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White Paper on Peaceful Development
Special> White Paper on Peaceful Development
UPDATED: May 10, 2011 NO. 15 APRIL 14, 2011
China's National Defense in 2010 (II)
Information Office of the State Council of the People's Republic of China, March 2011, Beijing

VIII. Defense Expenditure

China adheres to the principle of coordinated development of national defense and economy. In line with the demands of national defense and economic development, China decides on the size of defense expenditure in an appropriate way, and manages and uses its defense funds in accordance with the law.

With the development of national economy and society, the increase of China's defense expenditure has been kept at a reasonable and appropriate level. China's GDP was 31,404.5 billion yuan in 2008 and 34,090.3 billion yuan in 2009. State financial expenditure was 6,259.266 billion yuan in 2008 and 7,629.993 billion yuan in 2009, up 25.7 percent and 21.9 percent respectively over the previous year. China's defense expenditure was 417.876 billion yuan in 2008 and 495.11 billion yuan in 2009, up 17.5 percent and 18.5 percent respectively over the previous year. In recent years, the share of China's annual defense expenditure in its GDP has remained relatively steady, while that in overall state financial expenditure has been moderately decreased.

China's defense expenditure mainly comprises expenses for personnel, training and maintenance, and equipment, with each accounting for roughly one third of the total. Personnel expenses mainly cover salaries, allowances, housing, insurance, food, bedding and clothing for officers, non-ranking officers, enlisted men and contracted civilians. Training and maintenance expenses mainly cover troop training, institutional education, construction and maintenance of installations and facilities, and other expenses on routine consumables. Equipment expenses mainly cover R&D, experimentation, procurement, maintenance, transportation and storage of weaponry and equipment. Defense expenditure covers costs to support the active forces, reserve forces, and militia. It also covers part of the costs to support retired servicemen, servicemen's spouses, and education of servicemen's children, as well as national and local economic development and other social expenses.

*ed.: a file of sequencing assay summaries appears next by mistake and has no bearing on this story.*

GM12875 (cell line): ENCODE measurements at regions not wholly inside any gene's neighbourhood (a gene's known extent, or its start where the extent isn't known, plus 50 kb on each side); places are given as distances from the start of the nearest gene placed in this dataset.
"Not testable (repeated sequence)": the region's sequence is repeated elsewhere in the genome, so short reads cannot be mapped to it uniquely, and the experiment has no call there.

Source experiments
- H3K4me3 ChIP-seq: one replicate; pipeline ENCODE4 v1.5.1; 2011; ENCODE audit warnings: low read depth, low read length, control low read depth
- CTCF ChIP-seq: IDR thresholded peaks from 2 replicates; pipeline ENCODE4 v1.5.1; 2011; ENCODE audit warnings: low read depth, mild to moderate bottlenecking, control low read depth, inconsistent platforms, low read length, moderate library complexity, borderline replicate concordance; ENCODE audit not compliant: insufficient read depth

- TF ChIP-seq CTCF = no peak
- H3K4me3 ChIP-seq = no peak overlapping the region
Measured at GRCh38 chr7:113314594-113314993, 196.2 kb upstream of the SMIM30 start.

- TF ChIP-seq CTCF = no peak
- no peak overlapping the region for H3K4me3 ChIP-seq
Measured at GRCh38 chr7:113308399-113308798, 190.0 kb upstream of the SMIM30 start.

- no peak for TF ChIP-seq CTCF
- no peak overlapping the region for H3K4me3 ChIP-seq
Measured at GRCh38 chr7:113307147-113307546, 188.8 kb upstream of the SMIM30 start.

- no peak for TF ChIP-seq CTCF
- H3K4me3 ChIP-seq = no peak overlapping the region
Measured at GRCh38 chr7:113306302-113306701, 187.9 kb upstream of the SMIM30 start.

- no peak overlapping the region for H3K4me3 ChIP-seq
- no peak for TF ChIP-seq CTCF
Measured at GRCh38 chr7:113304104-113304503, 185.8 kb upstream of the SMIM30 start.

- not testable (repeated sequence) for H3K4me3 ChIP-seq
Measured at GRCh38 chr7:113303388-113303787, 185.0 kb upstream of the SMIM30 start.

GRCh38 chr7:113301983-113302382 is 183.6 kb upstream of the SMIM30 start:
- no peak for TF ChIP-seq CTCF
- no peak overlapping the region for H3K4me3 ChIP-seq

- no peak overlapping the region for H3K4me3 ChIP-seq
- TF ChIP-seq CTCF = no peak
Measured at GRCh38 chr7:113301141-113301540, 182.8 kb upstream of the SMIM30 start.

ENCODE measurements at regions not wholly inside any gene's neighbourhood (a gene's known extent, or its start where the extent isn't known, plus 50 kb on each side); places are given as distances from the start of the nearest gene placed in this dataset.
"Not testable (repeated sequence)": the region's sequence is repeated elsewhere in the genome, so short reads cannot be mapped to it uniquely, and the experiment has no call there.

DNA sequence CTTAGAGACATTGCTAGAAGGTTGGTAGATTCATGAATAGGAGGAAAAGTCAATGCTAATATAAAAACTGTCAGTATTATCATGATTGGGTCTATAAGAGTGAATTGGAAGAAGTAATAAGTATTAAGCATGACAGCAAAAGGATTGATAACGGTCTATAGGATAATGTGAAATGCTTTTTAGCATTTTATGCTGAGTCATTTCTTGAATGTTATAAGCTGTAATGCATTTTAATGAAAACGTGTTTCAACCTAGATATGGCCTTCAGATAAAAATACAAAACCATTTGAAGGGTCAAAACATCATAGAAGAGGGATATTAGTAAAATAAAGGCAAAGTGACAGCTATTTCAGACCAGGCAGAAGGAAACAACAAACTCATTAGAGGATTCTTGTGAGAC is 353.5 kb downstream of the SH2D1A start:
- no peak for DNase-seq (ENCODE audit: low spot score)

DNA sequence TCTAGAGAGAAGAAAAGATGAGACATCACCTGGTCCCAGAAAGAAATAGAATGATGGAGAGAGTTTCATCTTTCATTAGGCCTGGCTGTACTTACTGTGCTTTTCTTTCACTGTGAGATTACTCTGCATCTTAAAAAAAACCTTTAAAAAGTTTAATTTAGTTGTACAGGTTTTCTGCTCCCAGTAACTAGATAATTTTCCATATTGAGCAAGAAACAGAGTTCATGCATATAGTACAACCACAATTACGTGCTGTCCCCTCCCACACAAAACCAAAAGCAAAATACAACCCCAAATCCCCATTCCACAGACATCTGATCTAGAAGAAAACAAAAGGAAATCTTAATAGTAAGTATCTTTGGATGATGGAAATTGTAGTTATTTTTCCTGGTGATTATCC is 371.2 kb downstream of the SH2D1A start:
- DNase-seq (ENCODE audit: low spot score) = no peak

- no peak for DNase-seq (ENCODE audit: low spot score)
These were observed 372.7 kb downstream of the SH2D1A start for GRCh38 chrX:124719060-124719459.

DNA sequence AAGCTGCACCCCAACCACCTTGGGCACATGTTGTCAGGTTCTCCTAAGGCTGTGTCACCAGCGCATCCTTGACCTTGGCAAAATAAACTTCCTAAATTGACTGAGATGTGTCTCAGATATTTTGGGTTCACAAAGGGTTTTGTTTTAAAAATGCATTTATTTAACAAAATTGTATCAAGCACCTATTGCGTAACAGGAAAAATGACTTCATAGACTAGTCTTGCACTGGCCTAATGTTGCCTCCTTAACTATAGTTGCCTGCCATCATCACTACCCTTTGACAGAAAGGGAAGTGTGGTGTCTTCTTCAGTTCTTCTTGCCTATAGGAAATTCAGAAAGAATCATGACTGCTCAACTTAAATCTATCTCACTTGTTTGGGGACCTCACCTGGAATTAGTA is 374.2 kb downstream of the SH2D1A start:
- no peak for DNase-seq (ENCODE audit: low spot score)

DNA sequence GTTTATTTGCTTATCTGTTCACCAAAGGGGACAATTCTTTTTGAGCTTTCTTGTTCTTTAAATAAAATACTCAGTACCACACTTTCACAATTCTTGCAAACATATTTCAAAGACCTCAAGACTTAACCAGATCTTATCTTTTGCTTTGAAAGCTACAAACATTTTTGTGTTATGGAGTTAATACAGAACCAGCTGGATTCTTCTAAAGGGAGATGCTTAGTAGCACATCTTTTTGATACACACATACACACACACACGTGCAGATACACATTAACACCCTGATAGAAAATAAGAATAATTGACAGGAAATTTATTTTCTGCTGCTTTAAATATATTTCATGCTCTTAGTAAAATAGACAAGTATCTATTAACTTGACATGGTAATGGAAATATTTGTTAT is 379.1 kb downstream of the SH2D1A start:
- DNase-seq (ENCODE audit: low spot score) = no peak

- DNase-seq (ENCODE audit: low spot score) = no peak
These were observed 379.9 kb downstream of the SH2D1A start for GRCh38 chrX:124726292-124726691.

In the past two years, the increase in China's defense expenditure has primarily been used for the following purposes: (1) Improving support conditions for the troops: Along with the economic and social development and the improvement of people's living standards, the PLA has adjusted servicemen's salaries and allowances, increased funding for education and training, water and electricity supplies and heating, upgraded logistics support for grass-roots units in a comprehensive and coordinated way, and improved the on-duty, training and living conditions of border and coastal defense forces and units in remote areas and harsh environments. (2) Accomplishing diversified military tasks: China has increased investment in improving MOOTW capabilities, in supporting earthquake rescue and disaster relief operations, in escort operations in the Gulf of Aden and waters off Somalia, in flood control and emergency rescue operations, and in international rescue operations. (3) Pushing forward the Revolution in Military Affairs (RMA) with Chinese characteristics. In view of the upward trend in purchasing prices and maintenance costs, China has moderately increased the funds for hi-tech weaponry and equipment and their supporting facilities.

In 2010, confronted by the residual impact of the global financial crisis and other uncertainties, the tension between revenue and expenditure in China's finances persists. Giving priority to socially beneficial spending in agriculture, rural areas and farmers, as well as in education, science and technology, health, medical care and social security, China has increased its defense expenditure moderately as needed. China's defense budget for 2010 is 532.115 billion yuan, up 7.5 percent over 2009. The growth rate of defense expenditure has decreased.

China practices a strict system of financial supervision of defense funds. The annual defense budget is incorporated into the annual financial budget draft of the Central Government, and then submitted to the NPC for review and approval. The auditing offices of the state and the PLA conduct audit and supervision of the defense budget and its enforcement. In recent years, the Chinese Government has strengthened systematic and meticulous management of defense expenditure, reformed and innovated financial management systems, pressed forward with reforms in asset management, reinforced budget implementation, supervision and management, and organized auditing of economic responsibilities of military leaders and special auditing of the use of funds and materials. In this way, transparency and standardization of defense expenditure are enhanced, and the proper and effective use of defense funds is ensured

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